Culturally in the U.S., motor vehicles routinely have been identified as female, and this book maximizes that “tradition” in its storytelling.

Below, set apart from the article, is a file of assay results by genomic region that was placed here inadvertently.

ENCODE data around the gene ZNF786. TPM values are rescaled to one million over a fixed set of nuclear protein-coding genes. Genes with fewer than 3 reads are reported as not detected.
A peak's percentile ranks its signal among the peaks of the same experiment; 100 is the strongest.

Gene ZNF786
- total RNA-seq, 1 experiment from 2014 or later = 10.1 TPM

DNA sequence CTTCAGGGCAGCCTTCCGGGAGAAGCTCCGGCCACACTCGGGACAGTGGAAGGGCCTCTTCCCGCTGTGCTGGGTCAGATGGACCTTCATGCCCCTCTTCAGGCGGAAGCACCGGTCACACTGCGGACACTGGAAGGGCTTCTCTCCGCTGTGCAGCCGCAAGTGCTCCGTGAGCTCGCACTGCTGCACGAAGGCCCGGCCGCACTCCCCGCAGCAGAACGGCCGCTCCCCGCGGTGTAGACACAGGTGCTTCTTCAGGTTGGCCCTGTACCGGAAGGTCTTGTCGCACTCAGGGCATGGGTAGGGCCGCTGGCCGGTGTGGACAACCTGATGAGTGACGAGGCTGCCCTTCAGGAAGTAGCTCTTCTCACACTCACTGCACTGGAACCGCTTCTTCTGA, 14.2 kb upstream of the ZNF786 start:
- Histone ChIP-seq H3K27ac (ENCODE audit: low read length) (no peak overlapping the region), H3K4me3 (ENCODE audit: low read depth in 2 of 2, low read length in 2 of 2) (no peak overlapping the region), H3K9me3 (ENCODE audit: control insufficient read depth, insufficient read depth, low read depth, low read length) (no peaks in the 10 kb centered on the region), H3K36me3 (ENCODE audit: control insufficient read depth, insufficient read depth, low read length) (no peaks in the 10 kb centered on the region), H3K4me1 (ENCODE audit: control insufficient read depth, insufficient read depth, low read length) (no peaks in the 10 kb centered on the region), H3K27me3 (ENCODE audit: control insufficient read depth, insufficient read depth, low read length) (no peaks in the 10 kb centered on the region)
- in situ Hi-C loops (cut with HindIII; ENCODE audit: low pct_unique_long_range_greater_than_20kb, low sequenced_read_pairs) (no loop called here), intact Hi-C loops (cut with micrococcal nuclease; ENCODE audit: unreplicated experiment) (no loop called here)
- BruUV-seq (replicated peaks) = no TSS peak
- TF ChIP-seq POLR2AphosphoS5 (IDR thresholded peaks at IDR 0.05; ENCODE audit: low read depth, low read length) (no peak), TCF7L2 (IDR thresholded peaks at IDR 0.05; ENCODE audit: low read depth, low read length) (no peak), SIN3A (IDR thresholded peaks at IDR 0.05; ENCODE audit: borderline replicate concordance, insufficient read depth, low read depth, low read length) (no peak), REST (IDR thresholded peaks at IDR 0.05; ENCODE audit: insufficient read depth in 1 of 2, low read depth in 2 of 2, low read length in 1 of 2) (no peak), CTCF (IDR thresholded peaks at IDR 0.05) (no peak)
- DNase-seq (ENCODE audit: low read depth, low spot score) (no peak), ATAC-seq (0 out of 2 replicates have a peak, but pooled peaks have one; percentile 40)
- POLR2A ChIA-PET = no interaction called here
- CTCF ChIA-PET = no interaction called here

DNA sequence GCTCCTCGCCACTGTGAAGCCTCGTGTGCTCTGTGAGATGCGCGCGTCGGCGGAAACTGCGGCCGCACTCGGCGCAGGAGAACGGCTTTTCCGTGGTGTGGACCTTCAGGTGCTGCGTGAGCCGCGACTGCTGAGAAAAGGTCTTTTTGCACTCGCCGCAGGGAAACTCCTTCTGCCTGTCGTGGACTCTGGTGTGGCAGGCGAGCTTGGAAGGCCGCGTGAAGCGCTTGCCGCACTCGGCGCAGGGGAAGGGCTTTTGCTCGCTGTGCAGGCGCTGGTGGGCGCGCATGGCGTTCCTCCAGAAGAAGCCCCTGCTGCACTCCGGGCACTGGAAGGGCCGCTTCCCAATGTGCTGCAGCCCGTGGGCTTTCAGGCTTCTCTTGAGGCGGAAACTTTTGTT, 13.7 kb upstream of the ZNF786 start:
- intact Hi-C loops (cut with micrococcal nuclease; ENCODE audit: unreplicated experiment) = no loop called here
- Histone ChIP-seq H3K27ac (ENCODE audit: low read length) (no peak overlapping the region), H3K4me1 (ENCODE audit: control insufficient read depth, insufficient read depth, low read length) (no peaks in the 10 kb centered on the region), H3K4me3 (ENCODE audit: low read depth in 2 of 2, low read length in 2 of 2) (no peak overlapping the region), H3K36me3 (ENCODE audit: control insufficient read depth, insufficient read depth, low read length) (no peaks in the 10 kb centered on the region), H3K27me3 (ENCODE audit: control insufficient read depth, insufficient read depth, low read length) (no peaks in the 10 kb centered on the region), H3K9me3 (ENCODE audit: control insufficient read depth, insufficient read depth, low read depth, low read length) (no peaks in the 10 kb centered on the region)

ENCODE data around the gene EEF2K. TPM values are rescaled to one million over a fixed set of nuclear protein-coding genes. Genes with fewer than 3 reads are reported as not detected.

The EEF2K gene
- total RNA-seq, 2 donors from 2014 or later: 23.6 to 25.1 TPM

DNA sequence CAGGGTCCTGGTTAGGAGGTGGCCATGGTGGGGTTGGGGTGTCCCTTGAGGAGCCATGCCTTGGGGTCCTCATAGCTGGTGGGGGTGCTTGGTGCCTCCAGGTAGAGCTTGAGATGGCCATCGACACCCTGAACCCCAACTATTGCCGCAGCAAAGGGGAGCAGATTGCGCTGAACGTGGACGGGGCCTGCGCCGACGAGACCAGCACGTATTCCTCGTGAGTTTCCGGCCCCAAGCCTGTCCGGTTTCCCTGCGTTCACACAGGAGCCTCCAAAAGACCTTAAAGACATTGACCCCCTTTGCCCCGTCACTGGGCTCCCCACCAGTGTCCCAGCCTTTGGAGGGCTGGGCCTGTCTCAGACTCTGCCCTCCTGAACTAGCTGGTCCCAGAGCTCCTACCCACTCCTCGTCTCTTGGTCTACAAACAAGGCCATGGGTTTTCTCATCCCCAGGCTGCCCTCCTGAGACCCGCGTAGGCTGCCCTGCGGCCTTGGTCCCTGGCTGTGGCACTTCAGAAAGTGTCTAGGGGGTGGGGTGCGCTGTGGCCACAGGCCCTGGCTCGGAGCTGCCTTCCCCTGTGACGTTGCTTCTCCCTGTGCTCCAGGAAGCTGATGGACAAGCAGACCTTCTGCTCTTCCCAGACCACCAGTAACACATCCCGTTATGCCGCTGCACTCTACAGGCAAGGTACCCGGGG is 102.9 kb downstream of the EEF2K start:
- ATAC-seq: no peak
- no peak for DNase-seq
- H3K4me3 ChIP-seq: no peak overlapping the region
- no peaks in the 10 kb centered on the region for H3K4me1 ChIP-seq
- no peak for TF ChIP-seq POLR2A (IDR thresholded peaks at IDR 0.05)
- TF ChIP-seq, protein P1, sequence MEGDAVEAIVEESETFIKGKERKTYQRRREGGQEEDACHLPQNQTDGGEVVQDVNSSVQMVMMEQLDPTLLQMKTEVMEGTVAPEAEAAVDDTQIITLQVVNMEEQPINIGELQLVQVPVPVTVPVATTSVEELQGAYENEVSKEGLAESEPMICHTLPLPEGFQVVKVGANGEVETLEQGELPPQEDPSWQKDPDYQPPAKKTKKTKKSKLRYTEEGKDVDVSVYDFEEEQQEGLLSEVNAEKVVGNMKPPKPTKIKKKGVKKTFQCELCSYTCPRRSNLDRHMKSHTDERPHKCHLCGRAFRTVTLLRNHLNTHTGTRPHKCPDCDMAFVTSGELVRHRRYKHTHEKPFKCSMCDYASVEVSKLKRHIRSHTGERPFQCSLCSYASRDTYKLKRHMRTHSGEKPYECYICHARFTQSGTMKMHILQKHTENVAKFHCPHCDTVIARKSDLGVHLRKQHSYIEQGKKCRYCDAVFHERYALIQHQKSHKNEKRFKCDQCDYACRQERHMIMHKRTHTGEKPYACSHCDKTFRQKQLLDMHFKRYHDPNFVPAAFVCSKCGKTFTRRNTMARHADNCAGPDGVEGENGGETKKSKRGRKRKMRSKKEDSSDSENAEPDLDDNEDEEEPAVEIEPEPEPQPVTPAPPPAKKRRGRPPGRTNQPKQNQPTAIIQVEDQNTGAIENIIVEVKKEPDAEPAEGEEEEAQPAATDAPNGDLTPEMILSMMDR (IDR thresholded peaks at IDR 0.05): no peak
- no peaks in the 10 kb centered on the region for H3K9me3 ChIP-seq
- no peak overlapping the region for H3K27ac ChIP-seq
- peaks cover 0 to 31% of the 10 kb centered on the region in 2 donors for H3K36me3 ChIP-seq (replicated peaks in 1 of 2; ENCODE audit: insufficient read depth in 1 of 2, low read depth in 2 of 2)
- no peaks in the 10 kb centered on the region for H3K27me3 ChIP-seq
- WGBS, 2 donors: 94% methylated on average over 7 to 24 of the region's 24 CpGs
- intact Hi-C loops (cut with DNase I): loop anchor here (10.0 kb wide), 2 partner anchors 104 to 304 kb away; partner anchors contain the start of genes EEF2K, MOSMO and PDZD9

What if the author had chosen to call this book Christopher and made the car a masculine presence instead? Would it be as effective for the intent, message and purpose King is trying to achieve with the novel? Why or why not?For the topic above, how can you connect your ideas/response(s) to Lysistrata? Really challenge yourself here to make correlations most people wouldn’t see between these two pieces of literature. This will be a good test of your critical-thinking skills.Steps:1. Don’t settle on the first idea(s) that comes to mind. You want a focus full enough to explore, not one you will quickly gloss over.2. Write a prelim draft and check to make sure you have answered the question directly with the proper depth of thought and analysis. Do NOT write in first person unless absolutely necessary: you may write using the first-person collective “we” sparingly, but keep your tone academic and formal nonetheless; do not turn the essay into a running parade of “I” statements or storytelling.3. Remember to challenge yourself to critically THINK about what you’re reading. Do not SUMMARIZE the book or the parts in it; analyze them instead in terms of the topic and response requested.4. Remember, you are not arguing the quality of the book; you’re arguing a specific response on a topic of authorial choice and/or reader experience as noted above.5. You MUST use the book extensively in the writing of this assignment. This means specific citations in the form of quotes from King’s novel. Failure to do so will impact your grade most negatively.6. Remember your critical-thinking component for each topic option and connect this novel to Aristophanes’ work.